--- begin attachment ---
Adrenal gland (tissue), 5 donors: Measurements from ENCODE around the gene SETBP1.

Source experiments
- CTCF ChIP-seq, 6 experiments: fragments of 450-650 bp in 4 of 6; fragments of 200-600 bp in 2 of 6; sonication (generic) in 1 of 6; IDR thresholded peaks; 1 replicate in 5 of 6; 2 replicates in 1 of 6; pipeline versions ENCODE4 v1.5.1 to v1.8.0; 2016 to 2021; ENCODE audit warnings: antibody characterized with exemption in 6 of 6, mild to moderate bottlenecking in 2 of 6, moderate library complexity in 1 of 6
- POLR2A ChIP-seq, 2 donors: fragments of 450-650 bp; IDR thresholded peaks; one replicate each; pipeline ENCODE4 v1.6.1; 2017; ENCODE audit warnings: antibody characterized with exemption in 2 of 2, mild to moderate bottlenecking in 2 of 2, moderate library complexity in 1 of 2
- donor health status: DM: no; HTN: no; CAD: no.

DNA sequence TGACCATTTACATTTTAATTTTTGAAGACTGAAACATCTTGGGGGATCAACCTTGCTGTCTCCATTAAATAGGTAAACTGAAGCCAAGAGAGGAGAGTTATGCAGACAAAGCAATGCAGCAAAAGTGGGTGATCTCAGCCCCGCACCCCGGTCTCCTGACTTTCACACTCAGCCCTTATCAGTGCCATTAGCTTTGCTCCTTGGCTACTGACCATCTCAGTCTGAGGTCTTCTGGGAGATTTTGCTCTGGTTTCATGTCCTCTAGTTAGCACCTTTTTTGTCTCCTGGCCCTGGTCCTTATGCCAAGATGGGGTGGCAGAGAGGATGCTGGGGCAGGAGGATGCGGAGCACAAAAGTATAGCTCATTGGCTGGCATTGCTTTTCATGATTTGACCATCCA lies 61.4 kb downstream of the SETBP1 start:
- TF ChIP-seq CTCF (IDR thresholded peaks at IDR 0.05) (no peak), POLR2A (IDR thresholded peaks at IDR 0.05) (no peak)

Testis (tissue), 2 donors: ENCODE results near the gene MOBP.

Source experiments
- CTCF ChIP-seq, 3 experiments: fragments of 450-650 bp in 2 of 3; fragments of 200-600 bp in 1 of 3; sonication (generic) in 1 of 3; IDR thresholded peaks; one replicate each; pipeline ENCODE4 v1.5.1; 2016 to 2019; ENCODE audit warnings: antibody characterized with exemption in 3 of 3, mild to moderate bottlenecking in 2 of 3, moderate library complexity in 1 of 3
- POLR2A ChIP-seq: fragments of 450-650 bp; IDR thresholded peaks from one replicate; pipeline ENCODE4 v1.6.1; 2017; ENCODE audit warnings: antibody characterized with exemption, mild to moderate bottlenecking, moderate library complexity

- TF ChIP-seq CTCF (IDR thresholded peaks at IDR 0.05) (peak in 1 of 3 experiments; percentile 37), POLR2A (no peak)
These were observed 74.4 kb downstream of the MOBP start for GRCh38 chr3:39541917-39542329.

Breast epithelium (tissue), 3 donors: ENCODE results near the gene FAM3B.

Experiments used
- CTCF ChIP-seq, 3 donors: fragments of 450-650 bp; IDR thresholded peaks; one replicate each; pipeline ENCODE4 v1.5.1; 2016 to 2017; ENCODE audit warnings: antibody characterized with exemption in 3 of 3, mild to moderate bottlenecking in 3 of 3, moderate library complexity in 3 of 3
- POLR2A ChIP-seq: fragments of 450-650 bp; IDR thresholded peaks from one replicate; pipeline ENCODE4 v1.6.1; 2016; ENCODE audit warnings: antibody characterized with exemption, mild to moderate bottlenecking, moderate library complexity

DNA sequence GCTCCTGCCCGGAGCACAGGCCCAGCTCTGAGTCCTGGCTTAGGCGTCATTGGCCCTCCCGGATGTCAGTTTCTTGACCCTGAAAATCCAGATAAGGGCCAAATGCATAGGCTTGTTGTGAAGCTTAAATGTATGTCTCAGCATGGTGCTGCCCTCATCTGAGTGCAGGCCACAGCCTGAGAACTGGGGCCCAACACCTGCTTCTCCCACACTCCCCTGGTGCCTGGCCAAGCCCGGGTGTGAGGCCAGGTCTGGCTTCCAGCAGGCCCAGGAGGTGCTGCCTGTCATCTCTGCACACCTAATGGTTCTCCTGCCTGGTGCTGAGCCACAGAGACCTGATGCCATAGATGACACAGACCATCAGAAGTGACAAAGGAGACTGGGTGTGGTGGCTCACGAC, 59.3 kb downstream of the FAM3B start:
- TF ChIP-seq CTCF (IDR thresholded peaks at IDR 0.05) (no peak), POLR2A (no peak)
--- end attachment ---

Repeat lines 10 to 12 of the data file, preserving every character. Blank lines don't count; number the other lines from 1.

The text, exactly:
- CTCF ChIP-seq, 3 experiments: fragments of 450-650 bp in 2 of 3; fragments of 200-600 bp in 1 of 3; sonication (generic) in 1 of 3; IDR thresholded peaks; one replicate each; pipeline ENCODE4 v1.5.1; 2016 to 2019; ENCODE audit warnings: antibody characterized with exemption in 3 of 3, mild to moderate bottlenecking in 2 of 3, moderate library complexity in 1 of 3
- POLR2A ChIP-seq: fragments of 450-650 bp; IDR thresholded peaks from one replicate; pipeline ENCODE4 v1.6.1; 2017; ENCODE audit warnings: antibody characterized with exemption, mild to moderate bottlenecking, moderate library complexity

- TF ChIP-seq CTCF (IDR thresholded peaks at IDR 0.05) (peak in 1 of 3 experiments; percentile 37), POLR2A (no peak)